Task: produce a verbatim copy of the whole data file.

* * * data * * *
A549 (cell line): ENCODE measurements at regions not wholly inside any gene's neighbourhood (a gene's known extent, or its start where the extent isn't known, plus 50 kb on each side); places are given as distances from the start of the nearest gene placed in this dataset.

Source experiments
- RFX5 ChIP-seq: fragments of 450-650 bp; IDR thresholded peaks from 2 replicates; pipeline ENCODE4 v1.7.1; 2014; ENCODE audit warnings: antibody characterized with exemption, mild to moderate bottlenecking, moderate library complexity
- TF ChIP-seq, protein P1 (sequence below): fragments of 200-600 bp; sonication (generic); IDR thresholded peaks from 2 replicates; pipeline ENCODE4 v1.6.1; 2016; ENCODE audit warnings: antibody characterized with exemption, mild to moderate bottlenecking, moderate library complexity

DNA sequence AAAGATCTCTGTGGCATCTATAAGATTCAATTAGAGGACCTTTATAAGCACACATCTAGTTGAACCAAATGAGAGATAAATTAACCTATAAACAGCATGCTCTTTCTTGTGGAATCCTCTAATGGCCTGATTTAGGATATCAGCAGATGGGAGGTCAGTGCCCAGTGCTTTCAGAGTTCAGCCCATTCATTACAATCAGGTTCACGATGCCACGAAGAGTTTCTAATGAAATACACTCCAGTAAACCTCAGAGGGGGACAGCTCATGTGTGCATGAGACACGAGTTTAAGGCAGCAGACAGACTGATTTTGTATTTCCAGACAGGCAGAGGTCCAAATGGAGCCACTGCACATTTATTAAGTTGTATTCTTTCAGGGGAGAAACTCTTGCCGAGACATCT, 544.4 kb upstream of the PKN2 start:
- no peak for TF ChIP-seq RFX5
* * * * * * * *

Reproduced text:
A549 (cell line): ENCODE measurements at regions not wholly inside any gene's neighbourhood (a gene's known extent, or its start where the extent isn't known, plus 50 kb on each side); places are given as distances from the start of the nearest gene placed in this dataset.

Source experiments
- RFX5 ChIP-seq: fragments of 450-650 bp; IDR thresholded peaks from 2 replicates; pipeline ENCODE4 v1.7.1; 2014; ENCODE audit warnings: antibody characterized with exemption, mild to moderate bottlenecking, moderate library complexity
- TF ChIP-seq, protein P1 (sequence below): fragments of 200-600 bp; sonication (generic); IDR thresholded peaks from 2 replicates; pipeline ENCODE4 v1.6.1; 2016; ENCODE audit warnings: antibody characterized with exemption, mild to moderate bottlenecking, moderate library complexity

DNA sequence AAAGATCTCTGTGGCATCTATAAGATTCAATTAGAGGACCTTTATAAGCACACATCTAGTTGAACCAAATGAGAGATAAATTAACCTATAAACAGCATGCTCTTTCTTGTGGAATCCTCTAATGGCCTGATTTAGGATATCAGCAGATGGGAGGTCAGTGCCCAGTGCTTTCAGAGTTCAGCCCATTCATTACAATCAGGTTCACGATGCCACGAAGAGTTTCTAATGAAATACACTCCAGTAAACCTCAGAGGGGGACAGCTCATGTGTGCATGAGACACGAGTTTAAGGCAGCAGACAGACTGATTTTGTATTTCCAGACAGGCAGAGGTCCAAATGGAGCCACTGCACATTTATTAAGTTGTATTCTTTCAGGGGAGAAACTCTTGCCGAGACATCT, 544.4 kb upstream of the PKN2 start:
- no peak for TF ChIP-seq RFX5